Date of Award

Summer 7-15-2010

Degree Type

Thesis

Degree Name

Master of Arts (MA)

Department

History

First Advisor

Ian Christopher Fletcher

Abstract

This study explores the “push-pull” dynamics of Shia migration from southwestern Iran (Fars, Khuzestan and the Persian Gulf coast) to Kuwait during the late nineteenth and early twentieth centuries. Although nowadays Shias constitute thirty five percent of the Kuwaiti population and their historical role in building the state of Kuwait have been substantial, no individual study has delved into the causes of Shia migration from Iran to Kuwait. By analyzing the internal political, economic, and social conditions of both regions in the context of the Gulf sheikhdoms, the British and Ottoman empires, and other great powers interested in dominating the Gulf region, my thesis examines why Shia migrants, such as merchants, artisans and laborers left southwestern Iran and chose Kuwait as their final destination to settle. The two-way trade between southwest Iran and Kuwait provided a pathway for the Shia migrants and settlers into Kuwait. Moreover, by highlighting the economic roles of the Shia community in Kuwait, my thesis enhances our understanding of the foundation and contributions of the Shia community in Kuwait. Thus it fills a significant gap in Kuwaiti historiography. The research for this thesis draws from a variety of primary sources, including British government documents, the writing of western travelers, the Almatrook business archive, and oral-history interviews with descendants of Shia immigrants to Kuwait.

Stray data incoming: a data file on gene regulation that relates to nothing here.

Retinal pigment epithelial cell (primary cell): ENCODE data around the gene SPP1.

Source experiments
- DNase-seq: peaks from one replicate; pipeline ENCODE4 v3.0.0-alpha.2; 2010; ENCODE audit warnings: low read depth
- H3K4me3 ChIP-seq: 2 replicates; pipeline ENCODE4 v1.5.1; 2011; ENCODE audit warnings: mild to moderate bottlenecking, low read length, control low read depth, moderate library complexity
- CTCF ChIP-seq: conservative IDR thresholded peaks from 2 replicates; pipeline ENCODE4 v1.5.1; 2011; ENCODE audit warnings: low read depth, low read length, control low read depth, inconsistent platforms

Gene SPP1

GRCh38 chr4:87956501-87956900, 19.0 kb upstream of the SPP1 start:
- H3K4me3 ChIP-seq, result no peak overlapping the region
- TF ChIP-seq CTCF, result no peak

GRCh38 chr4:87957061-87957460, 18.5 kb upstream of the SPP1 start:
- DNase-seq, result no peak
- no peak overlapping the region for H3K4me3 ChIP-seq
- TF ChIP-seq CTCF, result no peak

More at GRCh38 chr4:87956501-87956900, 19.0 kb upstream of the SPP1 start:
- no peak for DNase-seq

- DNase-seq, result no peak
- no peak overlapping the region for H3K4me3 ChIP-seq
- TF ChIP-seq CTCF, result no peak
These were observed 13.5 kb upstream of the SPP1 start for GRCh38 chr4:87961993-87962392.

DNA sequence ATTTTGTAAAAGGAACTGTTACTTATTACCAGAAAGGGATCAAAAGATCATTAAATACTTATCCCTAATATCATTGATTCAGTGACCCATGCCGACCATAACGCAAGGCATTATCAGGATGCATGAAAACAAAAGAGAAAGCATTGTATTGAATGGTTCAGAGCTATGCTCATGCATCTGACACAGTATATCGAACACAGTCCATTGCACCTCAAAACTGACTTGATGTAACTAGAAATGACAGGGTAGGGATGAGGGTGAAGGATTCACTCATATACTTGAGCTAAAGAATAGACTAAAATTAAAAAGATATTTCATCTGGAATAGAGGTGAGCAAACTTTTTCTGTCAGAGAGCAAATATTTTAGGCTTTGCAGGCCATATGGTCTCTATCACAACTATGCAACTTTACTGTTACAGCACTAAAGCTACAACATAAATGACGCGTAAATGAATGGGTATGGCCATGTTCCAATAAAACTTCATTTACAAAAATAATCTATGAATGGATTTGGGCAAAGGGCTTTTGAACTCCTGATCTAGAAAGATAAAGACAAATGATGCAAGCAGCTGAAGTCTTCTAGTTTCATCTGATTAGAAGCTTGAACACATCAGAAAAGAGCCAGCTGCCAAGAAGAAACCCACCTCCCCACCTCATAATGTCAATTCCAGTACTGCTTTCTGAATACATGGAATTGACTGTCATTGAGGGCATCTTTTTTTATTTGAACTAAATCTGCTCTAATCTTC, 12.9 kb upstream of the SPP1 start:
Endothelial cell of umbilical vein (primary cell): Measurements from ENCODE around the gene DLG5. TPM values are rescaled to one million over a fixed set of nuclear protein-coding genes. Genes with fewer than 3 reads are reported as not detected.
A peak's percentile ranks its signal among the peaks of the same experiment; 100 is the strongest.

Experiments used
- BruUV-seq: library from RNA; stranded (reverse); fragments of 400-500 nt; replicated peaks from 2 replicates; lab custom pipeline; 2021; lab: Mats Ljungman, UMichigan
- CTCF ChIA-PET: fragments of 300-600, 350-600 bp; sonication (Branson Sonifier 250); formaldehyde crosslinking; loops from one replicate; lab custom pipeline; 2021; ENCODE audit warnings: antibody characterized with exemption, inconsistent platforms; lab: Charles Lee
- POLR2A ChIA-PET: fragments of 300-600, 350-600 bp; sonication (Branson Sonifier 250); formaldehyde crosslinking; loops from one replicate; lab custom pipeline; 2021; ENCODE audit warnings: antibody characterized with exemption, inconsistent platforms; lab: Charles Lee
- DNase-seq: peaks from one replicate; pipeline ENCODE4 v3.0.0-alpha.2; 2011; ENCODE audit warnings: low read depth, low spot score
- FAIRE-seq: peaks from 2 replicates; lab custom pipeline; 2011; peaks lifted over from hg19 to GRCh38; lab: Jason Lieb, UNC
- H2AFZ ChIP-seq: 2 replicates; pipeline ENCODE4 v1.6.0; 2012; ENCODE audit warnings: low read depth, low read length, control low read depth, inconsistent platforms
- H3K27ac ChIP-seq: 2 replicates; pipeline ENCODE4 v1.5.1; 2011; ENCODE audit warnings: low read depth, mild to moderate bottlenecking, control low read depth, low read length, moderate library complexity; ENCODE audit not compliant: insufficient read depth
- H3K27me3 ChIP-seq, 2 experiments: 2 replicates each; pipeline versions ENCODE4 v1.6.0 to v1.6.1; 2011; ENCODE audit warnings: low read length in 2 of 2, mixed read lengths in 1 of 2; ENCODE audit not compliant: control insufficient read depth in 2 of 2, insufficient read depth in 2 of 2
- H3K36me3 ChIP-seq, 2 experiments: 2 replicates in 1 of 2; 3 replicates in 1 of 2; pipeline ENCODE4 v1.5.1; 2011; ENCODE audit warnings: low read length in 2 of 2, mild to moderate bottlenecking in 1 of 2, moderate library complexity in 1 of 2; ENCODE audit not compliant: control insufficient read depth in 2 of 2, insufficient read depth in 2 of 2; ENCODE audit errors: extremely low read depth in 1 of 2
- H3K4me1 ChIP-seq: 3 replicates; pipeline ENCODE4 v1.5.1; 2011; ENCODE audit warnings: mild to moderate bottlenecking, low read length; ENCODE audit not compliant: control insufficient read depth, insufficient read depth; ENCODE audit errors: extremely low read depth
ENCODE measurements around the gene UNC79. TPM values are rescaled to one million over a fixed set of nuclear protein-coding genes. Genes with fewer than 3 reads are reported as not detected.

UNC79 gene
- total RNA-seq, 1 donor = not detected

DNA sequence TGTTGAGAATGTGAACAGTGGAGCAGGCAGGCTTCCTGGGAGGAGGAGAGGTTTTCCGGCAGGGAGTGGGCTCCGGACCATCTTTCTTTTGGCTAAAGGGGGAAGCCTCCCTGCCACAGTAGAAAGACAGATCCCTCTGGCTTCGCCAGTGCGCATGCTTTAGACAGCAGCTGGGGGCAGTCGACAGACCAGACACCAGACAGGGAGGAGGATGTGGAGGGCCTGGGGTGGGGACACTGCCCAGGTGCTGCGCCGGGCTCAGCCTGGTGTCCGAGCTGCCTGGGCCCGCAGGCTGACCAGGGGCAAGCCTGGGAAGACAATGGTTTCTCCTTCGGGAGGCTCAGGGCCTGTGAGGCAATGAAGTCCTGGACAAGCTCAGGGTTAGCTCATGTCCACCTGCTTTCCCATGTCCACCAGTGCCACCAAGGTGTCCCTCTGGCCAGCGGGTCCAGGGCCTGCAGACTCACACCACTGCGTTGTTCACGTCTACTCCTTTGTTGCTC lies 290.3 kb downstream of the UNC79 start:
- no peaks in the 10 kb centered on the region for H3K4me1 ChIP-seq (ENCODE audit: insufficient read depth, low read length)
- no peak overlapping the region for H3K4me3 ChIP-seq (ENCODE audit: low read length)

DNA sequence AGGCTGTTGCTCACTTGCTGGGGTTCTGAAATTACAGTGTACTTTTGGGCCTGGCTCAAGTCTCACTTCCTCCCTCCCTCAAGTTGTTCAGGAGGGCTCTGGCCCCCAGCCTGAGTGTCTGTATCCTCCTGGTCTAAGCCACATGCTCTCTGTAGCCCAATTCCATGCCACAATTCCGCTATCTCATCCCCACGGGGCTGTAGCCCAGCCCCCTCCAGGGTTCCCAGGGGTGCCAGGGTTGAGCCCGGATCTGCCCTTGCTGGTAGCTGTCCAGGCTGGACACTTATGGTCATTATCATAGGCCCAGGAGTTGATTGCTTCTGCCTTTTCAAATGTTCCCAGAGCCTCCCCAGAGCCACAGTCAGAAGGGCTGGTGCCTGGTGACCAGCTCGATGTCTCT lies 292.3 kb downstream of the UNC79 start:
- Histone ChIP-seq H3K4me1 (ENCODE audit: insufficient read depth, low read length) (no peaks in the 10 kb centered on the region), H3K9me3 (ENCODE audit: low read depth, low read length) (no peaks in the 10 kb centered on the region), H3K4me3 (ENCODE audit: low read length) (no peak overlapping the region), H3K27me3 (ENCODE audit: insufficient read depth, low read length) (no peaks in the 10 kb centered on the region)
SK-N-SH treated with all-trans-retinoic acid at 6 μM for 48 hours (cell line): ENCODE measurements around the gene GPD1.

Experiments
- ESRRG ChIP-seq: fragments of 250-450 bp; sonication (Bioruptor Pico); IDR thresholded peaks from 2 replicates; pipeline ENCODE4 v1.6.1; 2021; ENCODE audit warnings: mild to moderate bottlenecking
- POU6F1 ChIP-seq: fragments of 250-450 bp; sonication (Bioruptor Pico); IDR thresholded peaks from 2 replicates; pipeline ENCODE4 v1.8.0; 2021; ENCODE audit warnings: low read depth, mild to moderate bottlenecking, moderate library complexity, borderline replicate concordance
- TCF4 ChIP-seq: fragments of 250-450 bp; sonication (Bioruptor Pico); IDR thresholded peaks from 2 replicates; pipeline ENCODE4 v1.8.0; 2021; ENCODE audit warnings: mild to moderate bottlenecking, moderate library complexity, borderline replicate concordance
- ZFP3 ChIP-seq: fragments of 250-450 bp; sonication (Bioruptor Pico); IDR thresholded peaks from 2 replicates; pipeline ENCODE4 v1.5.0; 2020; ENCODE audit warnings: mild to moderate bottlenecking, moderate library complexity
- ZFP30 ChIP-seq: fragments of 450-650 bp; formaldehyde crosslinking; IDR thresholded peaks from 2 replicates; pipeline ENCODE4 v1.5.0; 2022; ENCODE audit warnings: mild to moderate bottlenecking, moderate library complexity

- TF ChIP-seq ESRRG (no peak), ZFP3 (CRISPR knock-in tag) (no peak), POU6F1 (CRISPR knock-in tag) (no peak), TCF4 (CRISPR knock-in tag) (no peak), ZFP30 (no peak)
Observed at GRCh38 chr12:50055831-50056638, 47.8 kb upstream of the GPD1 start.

Included in

History Commons

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